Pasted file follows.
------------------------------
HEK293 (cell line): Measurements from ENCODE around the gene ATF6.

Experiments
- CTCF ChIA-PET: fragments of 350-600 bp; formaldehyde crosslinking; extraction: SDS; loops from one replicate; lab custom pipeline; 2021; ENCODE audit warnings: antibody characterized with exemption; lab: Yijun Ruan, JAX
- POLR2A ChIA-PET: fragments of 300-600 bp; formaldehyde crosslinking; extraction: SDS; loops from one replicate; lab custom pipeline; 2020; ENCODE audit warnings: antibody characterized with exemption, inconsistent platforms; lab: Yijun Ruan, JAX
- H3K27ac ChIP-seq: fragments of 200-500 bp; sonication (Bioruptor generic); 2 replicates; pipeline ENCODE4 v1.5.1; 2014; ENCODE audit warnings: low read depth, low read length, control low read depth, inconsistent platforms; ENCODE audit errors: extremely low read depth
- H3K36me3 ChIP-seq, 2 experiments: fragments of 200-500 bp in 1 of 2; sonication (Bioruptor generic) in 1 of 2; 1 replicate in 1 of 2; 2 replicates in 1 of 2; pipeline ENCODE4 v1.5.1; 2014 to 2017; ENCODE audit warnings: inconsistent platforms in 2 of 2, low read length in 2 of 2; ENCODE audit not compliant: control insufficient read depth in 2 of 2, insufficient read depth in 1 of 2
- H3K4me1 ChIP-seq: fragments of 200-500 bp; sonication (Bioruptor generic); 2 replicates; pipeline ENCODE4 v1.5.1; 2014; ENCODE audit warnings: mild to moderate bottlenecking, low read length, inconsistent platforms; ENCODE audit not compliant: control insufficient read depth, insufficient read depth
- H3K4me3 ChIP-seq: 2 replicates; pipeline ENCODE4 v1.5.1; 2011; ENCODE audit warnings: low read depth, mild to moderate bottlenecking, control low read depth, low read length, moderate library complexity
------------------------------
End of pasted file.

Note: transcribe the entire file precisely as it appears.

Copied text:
HEK293 (cell line): Measurements from ENCODE around the gene ATF6.

Experiments
- CTCF ChIA-PET: fragments of 350-600 bp; formaldehyde crosslinking; extraction: SDS; loops from one replicate; lab custom pipeline; 2021; ENCODE audit warnings: antibody characterized with exemption; lab: Yijun Ruan, JAX
- POLR2A ChIA-PET: fragments of 300-600 bp; formaldehyde crosslinking; extraction: SDS; loops from one replicate; lab custom pipeline; 2020; ENCODE audit warnings: antibody characterized with exemption, inconsistent platforms; lab: Yijun Ruan, JAX
- H3K27ac ChIP-seq: fragments of 200-500 bp; sonication (Bioruptor generic); 2 replicates; pipeline ENCODE4 v1.5.1; 2014; ENCODE audit warnings: low read depth, low read length, control low read depth, inconsistent platforms; ENCODE audit errors: extremely low read depth
- H3K36me3 ChIP-seq, 2 experiments: fragments of 200-500 bp in 1 of 2; sonication (Bioruptor generic) in 1 of 2; 1 replicate in 1 of 2; 2 replicates in 1 of 2; pipeline ENCODE4 v1.5.1; 2014 to 2017; ENCODE audit warnings: inconsistent platforms in 2 of 2, low read length in 2 of 2; ENCODE audit not compliant: control insufficient read depth in 2 of 2, insufficient read depth in 1 of 2
- H3K4me1 ChIP-seq: fragments of 200-500 bp; sonication (Bioruptor generic); 2 replicates; pipeline ENCODE4 v1.5.1; 2014; ENCODE audit warnings: mild to moderate bottlenecking, low read length, inconsistent platforms; ENCODE audit not compliant: control insufficient read depth, insufficient read depth
- H3K4me3 ChIP-seq: 2 replicates; pipeline ENCODE4 v1.5.1; 2011; ENCODE audit warnings: low read depth, mild to moderate bottlenecking, control low read depth, low read length, moderate library complexity